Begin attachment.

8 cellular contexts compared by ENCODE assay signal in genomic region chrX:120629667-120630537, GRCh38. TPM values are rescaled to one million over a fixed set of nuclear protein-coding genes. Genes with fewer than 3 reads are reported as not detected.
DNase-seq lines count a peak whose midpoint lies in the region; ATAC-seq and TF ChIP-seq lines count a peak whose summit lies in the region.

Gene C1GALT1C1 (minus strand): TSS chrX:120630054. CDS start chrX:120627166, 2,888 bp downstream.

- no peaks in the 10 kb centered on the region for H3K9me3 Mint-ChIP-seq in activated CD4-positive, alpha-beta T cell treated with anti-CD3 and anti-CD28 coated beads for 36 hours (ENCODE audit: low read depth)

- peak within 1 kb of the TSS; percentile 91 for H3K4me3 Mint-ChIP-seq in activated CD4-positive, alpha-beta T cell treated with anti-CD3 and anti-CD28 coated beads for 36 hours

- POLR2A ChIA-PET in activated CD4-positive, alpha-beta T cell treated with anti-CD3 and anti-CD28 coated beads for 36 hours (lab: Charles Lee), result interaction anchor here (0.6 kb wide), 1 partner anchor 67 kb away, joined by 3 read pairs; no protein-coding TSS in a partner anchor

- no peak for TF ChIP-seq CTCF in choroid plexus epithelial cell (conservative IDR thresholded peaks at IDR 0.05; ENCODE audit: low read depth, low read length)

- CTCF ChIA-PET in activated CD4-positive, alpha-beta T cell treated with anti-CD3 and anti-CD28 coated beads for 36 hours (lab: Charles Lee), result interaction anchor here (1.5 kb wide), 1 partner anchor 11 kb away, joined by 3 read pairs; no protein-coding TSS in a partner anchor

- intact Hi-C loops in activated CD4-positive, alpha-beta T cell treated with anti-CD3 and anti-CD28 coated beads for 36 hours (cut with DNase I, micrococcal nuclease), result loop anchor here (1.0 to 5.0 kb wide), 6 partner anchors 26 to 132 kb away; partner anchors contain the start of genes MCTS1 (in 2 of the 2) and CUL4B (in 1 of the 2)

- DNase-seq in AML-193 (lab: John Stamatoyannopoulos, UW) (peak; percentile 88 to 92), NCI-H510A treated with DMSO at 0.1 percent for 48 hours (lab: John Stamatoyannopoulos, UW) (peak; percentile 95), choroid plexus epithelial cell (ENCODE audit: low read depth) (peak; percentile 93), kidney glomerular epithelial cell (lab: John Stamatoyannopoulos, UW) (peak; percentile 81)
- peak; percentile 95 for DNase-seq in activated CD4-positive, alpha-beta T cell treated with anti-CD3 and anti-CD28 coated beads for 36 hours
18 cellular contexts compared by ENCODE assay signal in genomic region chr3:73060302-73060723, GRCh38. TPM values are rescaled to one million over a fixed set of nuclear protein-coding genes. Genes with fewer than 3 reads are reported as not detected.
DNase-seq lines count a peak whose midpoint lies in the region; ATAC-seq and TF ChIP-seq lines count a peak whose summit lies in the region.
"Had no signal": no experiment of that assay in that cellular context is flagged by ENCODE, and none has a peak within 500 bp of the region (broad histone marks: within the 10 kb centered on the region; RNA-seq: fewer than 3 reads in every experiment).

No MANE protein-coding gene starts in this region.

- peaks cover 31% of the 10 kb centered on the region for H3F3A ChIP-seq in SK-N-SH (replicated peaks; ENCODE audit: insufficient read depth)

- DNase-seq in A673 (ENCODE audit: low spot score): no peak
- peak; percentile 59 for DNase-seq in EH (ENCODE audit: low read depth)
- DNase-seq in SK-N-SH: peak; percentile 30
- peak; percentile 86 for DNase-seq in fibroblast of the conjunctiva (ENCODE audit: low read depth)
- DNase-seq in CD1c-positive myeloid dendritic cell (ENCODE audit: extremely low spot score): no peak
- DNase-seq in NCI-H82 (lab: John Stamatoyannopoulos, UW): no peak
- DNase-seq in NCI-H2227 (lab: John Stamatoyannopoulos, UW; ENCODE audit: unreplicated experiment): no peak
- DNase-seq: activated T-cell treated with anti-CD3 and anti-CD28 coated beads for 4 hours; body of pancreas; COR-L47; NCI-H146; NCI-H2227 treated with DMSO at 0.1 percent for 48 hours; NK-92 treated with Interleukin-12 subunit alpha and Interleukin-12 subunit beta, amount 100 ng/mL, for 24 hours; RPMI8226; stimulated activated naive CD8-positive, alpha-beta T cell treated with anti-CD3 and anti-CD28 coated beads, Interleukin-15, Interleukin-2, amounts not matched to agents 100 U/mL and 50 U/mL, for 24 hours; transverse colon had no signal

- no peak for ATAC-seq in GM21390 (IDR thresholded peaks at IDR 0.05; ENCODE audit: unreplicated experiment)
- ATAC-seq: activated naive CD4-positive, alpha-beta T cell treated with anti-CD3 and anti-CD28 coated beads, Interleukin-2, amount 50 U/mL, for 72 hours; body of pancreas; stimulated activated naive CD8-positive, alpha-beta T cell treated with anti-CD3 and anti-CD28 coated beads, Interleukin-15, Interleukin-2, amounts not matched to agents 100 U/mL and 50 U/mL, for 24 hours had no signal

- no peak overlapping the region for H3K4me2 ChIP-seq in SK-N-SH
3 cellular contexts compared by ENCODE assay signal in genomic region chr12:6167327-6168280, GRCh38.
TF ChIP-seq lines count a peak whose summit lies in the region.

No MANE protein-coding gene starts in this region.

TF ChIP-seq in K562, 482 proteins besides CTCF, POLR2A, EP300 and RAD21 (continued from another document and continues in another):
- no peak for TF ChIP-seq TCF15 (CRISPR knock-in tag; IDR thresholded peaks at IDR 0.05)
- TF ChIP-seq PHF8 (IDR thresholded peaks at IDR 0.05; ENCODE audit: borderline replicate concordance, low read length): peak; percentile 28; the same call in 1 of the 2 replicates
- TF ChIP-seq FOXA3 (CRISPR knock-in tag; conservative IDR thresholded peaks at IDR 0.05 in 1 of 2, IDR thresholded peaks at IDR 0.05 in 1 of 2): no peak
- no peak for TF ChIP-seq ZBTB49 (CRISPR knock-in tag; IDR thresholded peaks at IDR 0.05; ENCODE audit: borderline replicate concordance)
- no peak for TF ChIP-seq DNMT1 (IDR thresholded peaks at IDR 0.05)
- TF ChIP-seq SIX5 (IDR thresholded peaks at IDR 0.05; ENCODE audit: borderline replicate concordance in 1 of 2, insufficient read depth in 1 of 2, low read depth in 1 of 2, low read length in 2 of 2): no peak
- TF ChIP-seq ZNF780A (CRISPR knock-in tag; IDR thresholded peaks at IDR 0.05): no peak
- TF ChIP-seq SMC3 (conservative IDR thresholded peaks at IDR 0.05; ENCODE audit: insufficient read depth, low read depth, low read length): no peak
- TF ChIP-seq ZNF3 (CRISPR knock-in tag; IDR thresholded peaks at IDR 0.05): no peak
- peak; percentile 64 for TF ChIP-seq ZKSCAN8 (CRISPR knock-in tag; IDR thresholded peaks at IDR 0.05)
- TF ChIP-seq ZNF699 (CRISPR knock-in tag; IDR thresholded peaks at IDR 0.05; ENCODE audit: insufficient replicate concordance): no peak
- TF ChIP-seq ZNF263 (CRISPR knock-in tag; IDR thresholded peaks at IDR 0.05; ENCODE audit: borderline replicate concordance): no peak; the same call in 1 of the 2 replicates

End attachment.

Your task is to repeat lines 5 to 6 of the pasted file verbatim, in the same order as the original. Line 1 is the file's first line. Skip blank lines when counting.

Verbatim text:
- peak within 1 kb of the TSS; percentile 91 for H3K4me3 Mint-ChIP-seq in activated CD4-positive, alpha-beta T cell treated with anti-CD3 and anti-CD28 coated beads for 36 hours

- POLR2A ChIA-PET in activated CD4-positive, alpha-beta T cell treated with anti-CD3 and anti-CD28 coated beads for 36 hours (lab: Charles Lee), result interaction anchor here (0.6 kb wide), 1 partner anchor 67 kb away, joined by 3 read pairs; no protein-coding TSS in a partner anchor